The Excessive Fines Clause
“Excessive bail shall not be required, nor excessive fines imposed, nor cruel and unusual punishments inﬂicted.”
Eighth Amendment to the U.S. Constitution
What is the Excessive Fines Clause?
The Excessive Fines Clause is one of the three protections guaranteed by the Eighth Amendment, alongside its ban on excessive bail as well as its prohibition of cruel and unusual punishment. Enacted as part of the Bill of Rights in 1791, the protections found within the Excessive Fines Clause span centuries and can be traced all the way back to Magna Carta in 1215.
At first, the Excessive Fines Clause only applied to the federal government. But in a landmark case litigated by the Institute for Justice, Timbs v. Indiana, the U.S. Supreme Court declared in 2019 that state and local governments were also bound by the Excessive Fines Clause.
“For good reason, the protection against excessive fines has been a constant shield throughout Anglo-American history,” the late Justice Ruth Bader Ginsburg wrote for the court. “Exorbitant tolls undermine other constitutional liberties.” This protection, Justice Ginsburg noted, is “deeply rooted in this nation’s history and tradition.”
Despite this rich historical lineage, courts have long neglected the Excessive Fines Clause, depriving Americans of a key constitutional safeguard. And even after Timbs, courts are failing to enforce it.
The results have been catastrophic. Without any meaningful protections, ordinary Americans have been slapped with outrageously high fines for minor code infractions, like having tall grass or parking on your own lawn. Unbound by the Excessive Fines Clause, state and local governments have increasingly raised revenue by imposing fines and fees.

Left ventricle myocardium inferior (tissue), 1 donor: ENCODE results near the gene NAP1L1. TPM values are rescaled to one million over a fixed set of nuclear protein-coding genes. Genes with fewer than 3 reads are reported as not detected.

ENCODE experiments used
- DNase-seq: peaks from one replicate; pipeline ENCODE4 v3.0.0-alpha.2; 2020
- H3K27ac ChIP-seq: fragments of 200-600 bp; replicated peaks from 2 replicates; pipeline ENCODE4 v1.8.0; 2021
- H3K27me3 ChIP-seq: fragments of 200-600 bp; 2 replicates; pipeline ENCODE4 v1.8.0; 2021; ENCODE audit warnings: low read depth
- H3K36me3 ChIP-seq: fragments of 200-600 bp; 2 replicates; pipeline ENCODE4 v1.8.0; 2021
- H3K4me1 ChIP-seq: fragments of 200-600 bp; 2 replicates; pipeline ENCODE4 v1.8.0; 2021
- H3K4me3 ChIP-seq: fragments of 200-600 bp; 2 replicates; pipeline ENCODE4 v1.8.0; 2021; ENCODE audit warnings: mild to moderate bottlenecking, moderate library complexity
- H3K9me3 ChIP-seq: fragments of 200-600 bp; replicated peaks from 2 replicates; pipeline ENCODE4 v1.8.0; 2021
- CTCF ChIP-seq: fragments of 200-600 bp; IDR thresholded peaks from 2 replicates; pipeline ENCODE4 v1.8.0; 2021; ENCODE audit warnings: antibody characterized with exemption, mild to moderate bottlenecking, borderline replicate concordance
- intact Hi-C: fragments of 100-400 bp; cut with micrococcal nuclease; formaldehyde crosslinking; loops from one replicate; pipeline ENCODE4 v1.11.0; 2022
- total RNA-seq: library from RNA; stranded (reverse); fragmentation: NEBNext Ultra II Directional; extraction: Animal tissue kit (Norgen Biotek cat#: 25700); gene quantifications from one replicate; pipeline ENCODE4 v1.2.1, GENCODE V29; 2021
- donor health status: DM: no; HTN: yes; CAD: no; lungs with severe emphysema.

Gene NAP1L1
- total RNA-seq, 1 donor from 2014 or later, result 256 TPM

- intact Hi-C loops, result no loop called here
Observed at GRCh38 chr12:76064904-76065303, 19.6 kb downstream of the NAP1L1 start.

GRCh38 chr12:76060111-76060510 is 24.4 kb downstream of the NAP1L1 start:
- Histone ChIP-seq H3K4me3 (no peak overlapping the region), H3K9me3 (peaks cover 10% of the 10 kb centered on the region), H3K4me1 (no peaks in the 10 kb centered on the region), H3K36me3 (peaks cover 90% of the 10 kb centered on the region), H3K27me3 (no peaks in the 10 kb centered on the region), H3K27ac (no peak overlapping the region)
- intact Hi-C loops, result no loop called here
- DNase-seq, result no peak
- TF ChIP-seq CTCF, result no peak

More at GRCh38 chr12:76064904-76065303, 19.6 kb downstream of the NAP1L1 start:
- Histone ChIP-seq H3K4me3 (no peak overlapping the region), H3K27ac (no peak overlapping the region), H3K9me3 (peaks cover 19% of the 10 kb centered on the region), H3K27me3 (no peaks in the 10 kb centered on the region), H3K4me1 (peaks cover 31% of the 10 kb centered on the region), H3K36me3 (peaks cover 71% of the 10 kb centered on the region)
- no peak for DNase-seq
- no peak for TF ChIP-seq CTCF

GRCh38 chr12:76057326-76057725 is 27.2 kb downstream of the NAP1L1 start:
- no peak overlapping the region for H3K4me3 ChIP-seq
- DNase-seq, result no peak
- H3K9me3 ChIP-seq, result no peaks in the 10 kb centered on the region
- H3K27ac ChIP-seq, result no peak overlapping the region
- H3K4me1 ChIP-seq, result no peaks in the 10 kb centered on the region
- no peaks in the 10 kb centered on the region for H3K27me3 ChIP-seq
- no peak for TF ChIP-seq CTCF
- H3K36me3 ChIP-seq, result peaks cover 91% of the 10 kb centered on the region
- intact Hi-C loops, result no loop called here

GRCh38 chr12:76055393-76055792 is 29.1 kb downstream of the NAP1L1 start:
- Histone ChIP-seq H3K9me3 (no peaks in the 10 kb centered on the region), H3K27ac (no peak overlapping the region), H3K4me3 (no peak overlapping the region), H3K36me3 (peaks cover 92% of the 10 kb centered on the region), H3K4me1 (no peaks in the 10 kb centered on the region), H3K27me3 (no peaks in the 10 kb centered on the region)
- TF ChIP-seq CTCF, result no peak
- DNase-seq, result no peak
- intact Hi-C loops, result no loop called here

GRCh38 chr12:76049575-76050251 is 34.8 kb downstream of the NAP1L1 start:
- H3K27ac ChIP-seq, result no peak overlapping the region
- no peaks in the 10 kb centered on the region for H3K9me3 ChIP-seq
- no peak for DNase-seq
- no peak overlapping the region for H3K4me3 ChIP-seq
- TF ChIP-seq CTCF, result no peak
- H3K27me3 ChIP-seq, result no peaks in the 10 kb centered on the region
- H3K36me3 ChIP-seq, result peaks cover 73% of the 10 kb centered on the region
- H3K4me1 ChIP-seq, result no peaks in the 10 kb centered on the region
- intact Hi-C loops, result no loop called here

What Counts as a “Fine”?
In a 1993 decision, Austin v. United States, the Supreme Court declared that “the Excessive Fines Clause limits the government’s power to extract payments, whether in cash or in kind, ‘as punishment for some offense.’” To be considered a “fine,” a government-ordered payment must serve “in part to punish.”
But despite what should be a clear, common-sense definition of the word “fine,” many government agencies have been able to sidestep the protections of the Excessive Fines Clause by simply relabeling the “fines” they impose.
Consider Monica Toth, who had half of her bank account—over $2.1 million—taken by the IRS for failing to file a one-page report. Nevertheless, the First Circuit U.S. Court of Appeals ruled that what happened to Monica wasn’t a “fine,” but a “civil penalty.” And by imposing a “civil penalty,” the IRS could evade scrutiny under the Excessive Fines Clause.
Unfortunately, in January 2023, the Supreme Court declined to hear her case. Only Justice Neil Gorsuch dissented and would have taken her case. “Far from permitting that kind of maneuver,” he wrote, “this Court has warned the Constitution guards against it.”
What Makes a Fine “Excessive”?